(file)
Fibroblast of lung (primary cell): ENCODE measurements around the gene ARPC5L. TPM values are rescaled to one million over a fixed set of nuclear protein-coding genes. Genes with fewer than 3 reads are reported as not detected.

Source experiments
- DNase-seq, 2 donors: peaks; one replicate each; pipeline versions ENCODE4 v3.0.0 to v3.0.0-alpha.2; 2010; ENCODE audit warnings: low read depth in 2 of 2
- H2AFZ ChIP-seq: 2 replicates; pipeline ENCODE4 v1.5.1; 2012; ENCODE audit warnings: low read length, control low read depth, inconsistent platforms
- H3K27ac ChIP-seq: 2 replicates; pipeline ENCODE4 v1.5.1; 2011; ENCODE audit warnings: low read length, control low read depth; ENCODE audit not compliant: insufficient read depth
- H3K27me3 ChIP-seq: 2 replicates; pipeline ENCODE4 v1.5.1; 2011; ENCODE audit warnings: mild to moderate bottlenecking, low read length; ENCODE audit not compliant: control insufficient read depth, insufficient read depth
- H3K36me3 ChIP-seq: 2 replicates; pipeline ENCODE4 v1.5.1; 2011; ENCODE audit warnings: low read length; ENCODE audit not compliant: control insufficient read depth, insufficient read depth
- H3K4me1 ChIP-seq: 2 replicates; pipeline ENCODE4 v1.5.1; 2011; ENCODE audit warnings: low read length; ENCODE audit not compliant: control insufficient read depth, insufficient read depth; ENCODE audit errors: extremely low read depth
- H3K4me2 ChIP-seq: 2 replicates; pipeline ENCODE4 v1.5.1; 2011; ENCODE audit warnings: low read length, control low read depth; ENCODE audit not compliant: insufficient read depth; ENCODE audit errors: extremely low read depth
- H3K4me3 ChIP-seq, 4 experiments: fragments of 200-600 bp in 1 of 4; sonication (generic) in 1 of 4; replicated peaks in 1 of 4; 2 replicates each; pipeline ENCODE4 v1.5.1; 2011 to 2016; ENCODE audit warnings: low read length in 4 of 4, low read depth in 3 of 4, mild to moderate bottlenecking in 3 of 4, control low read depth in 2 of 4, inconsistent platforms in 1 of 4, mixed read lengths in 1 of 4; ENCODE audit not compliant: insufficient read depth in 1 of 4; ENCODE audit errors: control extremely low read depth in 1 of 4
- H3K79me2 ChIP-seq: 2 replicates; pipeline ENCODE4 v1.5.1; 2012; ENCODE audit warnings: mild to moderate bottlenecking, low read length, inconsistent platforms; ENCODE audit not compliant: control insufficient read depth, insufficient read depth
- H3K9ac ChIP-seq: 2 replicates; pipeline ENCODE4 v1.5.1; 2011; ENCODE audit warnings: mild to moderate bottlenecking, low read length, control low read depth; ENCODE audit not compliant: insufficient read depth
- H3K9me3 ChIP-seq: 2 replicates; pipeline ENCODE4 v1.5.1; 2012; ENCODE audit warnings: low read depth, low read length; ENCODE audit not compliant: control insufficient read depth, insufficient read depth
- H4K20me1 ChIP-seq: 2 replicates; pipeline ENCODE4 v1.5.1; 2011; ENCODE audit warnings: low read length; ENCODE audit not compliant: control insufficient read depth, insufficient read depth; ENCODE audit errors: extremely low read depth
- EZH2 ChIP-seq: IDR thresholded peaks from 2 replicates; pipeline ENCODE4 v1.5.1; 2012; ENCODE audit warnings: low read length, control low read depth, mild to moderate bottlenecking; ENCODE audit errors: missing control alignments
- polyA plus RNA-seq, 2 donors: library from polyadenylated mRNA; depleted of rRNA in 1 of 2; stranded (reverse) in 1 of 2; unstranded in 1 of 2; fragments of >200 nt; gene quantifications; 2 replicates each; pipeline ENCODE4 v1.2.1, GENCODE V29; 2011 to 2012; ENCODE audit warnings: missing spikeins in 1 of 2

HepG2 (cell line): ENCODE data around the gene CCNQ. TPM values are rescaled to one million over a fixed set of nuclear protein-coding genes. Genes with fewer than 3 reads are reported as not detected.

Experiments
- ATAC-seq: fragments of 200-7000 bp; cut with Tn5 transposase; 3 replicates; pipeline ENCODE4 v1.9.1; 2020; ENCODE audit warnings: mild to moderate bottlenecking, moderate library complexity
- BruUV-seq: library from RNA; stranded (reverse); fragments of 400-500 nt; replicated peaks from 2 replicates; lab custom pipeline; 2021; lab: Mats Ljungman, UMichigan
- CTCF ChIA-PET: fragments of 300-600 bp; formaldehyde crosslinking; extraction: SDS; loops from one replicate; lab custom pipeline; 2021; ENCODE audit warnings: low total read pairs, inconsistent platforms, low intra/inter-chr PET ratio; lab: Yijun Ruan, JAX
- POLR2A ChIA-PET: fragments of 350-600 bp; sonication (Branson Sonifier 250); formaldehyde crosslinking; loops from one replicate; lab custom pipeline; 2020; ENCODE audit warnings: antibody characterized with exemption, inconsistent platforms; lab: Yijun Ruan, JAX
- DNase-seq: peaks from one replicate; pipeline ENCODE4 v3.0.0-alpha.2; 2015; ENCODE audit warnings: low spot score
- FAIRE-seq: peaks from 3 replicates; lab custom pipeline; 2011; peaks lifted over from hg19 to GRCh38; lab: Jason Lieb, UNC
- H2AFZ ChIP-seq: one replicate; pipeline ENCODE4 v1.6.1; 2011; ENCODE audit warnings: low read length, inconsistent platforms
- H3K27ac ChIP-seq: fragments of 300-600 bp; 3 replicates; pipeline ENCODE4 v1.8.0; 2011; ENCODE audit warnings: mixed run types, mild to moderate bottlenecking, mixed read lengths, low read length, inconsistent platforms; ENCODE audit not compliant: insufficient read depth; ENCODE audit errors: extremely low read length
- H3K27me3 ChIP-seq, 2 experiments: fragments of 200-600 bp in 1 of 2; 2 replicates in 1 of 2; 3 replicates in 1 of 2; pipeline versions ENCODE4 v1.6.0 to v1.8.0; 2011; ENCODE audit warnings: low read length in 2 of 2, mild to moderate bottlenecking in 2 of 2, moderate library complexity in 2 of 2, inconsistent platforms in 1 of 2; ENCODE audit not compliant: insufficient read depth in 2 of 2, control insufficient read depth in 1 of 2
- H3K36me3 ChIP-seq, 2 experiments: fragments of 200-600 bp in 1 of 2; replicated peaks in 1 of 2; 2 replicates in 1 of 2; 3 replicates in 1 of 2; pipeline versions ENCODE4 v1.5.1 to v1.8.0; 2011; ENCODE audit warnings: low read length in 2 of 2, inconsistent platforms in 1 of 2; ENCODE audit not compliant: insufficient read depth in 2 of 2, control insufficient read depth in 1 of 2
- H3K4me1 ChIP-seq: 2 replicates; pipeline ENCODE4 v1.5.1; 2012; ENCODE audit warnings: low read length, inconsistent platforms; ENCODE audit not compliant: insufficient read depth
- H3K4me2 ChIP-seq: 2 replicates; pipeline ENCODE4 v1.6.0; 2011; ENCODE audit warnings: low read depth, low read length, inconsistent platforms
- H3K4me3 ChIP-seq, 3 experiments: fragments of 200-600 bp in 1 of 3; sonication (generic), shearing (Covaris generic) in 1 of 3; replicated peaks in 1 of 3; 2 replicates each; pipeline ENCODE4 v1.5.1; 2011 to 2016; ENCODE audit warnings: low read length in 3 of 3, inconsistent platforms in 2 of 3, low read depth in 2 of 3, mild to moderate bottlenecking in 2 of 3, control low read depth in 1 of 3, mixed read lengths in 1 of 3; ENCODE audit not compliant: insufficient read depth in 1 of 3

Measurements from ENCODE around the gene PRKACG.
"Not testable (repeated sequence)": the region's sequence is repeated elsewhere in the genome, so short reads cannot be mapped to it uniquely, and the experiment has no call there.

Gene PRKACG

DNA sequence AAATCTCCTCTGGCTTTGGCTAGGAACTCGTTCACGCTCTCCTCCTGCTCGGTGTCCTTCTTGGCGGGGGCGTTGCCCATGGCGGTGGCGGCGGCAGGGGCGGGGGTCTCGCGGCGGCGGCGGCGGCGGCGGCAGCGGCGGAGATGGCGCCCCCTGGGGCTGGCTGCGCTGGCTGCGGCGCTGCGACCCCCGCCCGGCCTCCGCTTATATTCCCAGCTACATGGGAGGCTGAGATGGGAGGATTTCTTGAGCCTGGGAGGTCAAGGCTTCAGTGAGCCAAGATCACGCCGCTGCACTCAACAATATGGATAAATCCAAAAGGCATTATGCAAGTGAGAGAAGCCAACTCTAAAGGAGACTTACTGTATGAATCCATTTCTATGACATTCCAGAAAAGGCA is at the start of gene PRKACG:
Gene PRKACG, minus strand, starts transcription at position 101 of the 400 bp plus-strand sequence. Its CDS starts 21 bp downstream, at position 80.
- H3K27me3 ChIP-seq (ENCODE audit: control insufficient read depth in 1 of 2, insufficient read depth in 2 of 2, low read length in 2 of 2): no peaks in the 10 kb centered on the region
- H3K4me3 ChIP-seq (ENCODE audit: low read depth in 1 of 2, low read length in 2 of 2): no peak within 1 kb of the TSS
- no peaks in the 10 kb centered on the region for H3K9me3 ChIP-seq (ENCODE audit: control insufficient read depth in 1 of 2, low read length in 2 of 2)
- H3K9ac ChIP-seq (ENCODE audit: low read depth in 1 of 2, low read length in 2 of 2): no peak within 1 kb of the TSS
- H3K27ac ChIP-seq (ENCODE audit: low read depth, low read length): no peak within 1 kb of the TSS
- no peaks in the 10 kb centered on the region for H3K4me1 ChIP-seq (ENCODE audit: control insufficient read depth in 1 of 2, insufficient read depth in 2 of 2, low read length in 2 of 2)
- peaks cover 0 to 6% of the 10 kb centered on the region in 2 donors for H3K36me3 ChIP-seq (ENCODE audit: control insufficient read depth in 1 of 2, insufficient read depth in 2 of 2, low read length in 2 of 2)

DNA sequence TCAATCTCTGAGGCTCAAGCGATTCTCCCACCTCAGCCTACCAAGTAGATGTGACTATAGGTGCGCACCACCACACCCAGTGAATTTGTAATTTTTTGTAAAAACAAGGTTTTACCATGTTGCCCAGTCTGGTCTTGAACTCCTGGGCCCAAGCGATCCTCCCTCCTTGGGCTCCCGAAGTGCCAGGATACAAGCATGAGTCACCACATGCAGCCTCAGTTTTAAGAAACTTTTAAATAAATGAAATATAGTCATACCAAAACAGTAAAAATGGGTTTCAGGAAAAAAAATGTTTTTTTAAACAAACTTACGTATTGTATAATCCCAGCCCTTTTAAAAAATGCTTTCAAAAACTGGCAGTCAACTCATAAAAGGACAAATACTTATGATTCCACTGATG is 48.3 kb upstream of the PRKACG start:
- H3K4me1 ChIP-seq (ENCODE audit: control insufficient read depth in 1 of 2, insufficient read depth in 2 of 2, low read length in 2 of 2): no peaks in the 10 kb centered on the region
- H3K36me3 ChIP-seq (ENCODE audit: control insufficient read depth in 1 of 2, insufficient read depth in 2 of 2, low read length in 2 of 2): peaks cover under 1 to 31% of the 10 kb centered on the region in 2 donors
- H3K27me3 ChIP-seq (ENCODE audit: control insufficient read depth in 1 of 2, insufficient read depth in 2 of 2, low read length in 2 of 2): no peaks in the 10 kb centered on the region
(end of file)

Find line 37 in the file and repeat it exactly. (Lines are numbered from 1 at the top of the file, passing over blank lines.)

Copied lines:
- H3K27me3 ChIP-seq (ENCODE audit: control insufficient read depth in 1 of 2, insufficient read depth in 2 of 2, low read length in 2 of 2): no peaks in the 10 kb centered on the region